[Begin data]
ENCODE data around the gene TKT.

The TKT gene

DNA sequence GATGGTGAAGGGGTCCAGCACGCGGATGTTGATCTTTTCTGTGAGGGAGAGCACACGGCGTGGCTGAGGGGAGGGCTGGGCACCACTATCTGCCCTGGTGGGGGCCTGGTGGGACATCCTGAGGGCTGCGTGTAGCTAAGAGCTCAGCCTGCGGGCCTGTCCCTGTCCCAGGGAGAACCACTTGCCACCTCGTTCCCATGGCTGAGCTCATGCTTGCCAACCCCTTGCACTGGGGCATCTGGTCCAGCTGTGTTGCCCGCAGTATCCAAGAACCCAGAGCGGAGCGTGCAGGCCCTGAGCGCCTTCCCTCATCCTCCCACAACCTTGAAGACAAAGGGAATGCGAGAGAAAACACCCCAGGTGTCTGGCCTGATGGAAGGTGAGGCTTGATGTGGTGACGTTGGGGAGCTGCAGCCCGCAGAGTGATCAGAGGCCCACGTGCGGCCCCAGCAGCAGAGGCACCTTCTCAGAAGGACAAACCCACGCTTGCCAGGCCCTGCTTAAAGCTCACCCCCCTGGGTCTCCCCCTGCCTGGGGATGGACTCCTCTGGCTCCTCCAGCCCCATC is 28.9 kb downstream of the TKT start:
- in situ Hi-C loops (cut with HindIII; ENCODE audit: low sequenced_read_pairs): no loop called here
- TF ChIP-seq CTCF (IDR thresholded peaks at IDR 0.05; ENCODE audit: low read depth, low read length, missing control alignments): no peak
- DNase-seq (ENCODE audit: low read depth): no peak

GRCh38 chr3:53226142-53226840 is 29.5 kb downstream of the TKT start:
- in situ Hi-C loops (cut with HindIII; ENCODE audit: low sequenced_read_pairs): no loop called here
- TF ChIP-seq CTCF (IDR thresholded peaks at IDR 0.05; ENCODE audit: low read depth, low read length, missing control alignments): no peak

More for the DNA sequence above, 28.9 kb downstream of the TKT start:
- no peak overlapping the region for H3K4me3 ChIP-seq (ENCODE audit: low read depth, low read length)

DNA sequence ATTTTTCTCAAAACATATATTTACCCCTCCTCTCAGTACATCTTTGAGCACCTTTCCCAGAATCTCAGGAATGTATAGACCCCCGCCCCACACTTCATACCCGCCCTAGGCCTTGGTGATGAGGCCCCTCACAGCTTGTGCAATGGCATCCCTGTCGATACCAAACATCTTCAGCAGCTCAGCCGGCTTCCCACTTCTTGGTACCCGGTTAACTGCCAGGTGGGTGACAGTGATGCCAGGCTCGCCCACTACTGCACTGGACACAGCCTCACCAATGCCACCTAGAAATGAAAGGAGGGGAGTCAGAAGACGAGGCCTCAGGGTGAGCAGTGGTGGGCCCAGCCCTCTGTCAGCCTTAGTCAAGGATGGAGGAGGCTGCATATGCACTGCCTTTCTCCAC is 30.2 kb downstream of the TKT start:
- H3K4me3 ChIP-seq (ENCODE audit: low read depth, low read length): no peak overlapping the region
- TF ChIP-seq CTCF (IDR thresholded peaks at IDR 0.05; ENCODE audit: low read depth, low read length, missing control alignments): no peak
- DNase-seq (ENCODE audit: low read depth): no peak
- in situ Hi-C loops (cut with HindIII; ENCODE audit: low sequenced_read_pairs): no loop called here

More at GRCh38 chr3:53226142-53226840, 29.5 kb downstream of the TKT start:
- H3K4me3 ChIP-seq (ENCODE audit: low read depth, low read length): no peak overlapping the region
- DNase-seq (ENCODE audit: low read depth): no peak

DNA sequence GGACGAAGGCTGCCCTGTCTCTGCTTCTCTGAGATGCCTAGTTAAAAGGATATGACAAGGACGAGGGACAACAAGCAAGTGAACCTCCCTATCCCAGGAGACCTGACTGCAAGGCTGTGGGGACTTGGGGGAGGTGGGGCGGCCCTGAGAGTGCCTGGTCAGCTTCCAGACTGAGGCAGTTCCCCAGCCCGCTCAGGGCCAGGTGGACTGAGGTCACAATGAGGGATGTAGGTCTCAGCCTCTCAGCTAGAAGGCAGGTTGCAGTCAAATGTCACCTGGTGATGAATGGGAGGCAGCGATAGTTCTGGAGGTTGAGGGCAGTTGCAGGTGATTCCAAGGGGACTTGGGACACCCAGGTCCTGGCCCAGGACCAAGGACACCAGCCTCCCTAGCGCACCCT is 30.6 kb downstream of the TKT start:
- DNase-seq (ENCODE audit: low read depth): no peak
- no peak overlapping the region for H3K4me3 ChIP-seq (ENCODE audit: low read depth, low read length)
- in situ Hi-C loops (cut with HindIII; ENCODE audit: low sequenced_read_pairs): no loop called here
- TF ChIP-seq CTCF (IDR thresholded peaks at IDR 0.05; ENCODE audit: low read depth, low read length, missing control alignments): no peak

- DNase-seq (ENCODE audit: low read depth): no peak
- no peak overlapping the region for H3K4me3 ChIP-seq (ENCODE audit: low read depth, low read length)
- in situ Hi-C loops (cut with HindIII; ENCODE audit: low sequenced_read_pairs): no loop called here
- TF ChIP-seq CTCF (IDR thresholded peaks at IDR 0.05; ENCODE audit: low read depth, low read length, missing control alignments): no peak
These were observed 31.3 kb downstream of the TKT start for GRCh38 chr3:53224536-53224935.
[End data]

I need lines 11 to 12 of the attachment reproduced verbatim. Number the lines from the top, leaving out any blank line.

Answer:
- no peak overlapping the region for H3K4me3 ChIP-seq (ENCODE audit: low read depth, low read length)

DNA sequence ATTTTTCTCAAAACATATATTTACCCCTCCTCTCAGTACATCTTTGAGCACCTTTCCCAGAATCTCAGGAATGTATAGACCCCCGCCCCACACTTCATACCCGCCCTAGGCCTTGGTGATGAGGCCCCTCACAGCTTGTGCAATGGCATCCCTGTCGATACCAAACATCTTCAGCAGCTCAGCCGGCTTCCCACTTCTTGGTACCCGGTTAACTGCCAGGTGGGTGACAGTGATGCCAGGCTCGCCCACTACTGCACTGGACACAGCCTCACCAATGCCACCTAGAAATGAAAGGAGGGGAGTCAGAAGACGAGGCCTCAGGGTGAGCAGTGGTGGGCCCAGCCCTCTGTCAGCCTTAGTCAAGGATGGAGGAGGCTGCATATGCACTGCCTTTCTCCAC is 30.2 kb downstream of the TKT start: